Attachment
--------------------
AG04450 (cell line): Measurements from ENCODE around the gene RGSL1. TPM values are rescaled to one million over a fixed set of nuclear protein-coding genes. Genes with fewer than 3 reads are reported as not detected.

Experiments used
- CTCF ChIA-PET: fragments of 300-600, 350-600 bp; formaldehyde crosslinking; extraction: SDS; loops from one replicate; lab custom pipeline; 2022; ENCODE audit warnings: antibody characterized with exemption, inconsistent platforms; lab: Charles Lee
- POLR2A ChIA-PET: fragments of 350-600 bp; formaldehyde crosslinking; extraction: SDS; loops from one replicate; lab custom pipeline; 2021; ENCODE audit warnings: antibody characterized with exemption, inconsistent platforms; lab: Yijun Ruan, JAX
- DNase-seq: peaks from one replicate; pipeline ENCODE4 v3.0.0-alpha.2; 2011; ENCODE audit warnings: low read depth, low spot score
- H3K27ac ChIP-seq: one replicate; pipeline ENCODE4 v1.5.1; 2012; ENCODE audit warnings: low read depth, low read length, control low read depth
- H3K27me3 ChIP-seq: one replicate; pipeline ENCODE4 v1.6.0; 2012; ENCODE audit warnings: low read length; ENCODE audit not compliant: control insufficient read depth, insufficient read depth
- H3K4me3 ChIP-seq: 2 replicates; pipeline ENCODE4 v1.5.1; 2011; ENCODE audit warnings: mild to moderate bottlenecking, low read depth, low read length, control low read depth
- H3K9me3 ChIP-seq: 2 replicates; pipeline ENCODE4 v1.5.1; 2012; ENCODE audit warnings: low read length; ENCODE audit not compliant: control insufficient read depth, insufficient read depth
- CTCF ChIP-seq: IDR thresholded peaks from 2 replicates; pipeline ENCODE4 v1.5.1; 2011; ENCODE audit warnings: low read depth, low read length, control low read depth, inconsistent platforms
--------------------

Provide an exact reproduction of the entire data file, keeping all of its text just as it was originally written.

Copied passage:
AG04450 (cell line): Measurements from ENCODE around the gene RGSL1. TPM values are rescaled to one million over a fixed set of nuclear protein-coding genes. Genes with fewer than 3 reads are reported as not detected.

Experiments used
- CTCF ChIA-PET: fragments of 300-600, 350-600 bp; formaldehyde crosslinking; extraction: SDS; loops from one replicate; lab custom pipeline; 2022; ENCODE audit warnings: antibody characterized with exemption, inconsistent platforms; lab: Charles Lee
- POLR2A ChIA-PET: fragments of 350-600 bp; formaldehyde crosslinking; extraction: SDS; loops from one replicate; lab custom pipeline; 2021; ENCODE audit warnings: antibody characterized with exemption, inconsistent platforms; lab: Yijun Ruan, JAX
- DNase-seq: peaks from one replicate; pipeline ENCODE4 v3.0.0-alpha.2; 2011; ENCODE audit warnings: low read depth, low spot score
- H3K27ac ChIP-seq: one replicate; pipeline ENCODE4 v1.5.1; 2012; ENCODE audit warnings: low read depth, low read length, control low read depth
- H3K27me3 ChIP-seq: one replicate; pipeline ENCODE4 v1.6.0; 2012; ENCODE audit warnings: low read length; ENCODE audit not compliant: control insufficient read depth, insufficient read depth
- H3K4me3 ChIP-seq: 2 replicates; pipeline ENCODE4 v1.5.1; 2011; ENCODE audit warnings: mild to moderate bottlenecking, low read depth, low read length, control low read depth
- H3K9me3 ChIP-seq: 2 replicates; pipeline ENCODE4 v1.5.1; 2012; ENCODE audit warnings: low read length; ENCODE audit not compliant: control insufficient read depth, insufficient read depth
- CTCF ChIP-seq: IDR thresholded peaks from 2 replicates; pipeline ENCODE4 v1.5.1; 2011; ENCODE audit warnings: low read depth, low read length, control low read depth, inconsistent platforms